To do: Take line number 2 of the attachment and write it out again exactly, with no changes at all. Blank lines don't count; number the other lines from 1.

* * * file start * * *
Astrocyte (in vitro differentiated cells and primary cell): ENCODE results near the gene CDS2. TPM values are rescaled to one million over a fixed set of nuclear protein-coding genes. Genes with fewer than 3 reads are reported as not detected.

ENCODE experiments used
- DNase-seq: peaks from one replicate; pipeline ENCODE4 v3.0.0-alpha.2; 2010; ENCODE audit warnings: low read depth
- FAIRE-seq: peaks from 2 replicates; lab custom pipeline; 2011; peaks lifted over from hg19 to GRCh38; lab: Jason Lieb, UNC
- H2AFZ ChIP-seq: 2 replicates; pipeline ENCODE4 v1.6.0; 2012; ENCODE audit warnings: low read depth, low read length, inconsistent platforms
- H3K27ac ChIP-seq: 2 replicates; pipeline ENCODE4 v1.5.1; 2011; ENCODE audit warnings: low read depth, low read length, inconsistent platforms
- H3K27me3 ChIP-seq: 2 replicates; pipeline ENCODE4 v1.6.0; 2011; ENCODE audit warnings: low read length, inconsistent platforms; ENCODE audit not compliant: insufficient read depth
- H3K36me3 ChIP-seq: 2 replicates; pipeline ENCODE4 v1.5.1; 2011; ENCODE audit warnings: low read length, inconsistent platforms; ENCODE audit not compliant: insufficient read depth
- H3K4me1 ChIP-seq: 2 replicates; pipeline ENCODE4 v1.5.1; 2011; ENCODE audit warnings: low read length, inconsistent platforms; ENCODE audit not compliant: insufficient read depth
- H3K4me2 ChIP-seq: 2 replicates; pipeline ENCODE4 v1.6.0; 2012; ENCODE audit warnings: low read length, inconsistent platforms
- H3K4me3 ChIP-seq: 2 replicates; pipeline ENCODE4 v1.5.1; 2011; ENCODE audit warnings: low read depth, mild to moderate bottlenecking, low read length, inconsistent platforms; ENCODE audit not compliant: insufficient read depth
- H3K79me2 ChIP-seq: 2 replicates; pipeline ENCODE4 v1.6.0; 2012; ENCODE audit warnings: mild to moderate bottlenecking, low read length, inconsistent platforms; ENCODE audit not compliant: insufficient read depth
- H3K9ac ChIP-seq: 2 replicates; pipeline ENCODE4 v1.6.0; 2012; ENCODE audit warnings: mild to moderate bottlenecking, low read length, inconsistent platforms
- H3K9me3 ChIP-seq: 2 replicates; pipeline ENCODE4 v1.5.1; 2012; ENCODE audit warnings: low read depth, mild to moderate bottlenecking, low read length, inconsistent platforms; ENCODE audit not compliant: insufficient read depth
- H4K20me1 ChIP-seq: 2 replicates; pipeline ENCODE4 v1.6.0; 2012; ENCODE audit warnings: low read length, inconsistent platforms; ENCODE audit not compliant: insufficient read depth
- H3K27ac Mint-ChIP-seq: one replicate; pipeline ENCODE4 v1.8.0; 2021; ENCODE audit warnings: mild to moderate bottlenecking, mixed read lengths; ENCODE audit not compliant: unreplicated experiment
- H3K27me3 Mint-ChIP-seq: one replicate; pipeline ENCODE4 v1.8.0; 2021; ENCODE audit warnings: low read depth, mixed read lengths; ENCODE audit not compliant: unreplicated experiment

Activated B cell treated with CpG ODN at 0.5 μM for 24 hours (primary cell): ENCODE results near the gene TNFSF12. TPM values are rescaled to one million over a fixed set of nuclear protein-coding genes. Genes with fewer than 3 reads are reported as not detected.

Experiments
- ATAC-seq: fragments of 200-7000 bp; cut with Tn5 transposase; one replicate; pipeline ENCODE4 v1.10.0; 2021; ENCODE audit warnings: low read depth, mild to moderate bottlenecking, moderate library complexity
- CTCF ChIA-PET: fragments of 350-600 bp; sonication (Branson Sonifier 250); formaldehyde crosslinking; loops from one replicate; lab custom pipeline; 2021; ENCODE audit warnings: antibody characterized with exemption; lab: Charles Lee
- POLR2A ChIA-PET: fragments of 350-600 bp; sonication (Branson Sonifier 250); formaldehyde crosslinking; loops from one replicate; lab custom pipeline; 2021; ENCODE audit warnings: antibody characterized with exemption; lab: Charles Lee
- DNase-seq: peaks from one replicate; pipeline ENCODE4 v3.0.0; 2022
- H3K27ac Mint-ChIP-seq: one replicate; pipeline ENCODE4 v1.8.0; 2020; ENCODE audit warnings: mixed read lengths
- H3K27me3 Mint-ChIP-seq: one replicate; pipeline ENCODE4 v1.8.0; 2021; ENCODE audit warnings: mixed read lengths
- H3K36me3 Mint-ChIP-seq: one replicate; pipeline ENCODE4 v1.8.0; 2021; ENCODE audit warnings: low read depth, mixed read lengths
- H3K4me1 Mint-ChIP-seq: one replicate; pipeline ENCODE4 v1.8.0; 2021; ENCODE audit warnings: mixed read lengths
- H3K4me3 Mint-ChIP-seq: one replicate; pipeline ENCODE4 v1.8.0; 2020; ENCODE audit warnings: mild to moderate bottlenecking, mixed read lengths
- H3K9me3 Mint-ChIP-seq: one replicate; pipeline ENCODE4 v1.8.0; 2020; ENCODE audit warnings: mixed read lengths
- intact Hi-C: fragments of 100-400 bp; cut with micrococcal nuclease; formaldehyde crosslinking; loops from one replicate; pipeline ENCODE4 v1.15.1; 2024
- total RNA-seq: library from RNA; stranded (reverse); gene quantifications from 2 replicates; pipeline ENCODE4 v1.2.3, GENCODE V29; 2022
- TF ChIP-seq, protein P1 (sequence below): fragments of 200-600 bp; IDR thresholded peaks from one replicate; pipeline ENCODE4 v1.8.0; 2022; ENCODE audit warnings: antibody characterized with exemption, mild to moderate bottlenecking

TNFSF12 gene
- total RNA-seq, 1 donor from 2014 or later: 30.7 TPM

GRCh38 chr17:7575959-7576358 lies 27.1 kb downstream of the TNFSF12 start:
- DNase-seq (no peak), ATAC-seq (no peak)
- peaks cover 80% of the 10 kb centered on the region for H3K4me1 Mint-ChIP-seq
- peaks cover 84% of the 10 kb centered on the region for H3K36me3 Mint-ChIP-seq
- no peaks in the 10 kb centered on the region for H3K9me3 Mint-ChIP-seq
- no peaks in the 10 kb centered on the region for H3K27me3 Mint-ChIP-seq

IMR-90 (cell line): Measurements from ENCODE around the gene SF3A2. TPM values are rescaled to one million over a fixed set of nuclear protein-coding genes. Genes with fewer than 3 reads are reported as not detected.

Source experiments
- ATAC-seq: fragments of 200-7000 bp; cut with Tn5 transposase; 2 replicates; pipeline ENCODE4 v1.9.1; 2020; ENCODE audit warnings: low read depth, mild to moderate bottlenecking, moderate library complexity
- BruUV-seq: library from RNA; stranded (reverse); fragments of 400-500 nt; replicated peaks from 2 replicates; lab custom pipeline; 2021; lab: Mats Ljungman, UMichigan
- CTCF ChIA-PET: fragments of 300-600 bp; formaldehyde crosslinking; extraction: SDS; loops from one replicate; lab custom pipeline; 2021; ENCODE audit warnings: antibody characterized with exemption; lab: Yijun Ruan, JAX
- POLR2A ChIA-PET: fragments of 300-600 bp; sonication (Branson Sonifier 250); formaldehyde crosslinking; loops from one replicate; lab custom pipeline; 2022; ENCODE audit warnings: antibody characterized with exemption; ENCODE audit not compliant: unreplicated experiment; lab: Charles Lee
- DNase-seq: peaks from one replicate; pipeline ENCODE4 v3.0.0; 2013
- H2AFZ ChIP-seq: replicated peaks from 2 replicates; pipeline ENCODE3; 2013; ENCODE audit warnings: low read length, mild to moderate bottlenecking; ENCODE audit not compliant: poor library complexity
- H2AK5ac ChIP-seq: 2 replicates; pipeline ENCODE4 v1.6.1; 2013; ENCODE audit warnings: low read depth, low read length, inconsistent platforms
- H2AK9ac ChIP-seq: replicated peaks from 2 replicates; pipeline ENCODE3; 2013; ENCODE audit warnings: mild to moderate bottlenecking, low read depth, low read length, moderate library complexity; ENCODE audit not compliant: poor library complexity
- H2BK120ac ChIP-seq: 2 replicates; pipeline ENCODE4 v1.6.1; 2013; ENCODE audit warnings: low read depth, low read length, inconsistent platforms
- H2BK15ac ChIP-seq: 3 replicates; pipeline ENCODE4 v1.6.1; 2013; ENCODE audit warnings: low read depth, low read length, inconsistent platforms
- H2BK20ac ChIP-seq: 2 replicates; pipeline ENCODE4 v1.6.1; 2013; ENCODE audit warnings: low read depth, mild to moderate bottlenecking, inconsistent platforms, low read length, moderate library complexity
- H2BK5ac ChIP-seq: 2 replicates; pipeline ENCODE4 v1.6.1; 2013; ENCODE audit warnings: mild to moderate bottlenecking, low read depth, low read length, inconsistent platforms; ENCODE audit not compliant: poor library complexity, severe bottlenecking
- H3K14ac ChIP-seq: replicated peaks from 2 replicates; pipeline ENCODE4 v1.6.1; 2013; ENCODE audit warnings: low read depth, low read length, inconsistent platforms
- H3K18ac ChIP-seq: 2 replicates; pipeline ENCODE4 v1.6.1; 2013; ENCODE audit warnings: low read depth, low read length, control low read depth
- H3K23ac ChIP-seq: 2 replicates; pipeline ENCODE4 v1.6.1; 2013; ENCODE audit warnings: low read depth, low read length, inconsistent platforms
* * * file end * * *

ENCODE experiments used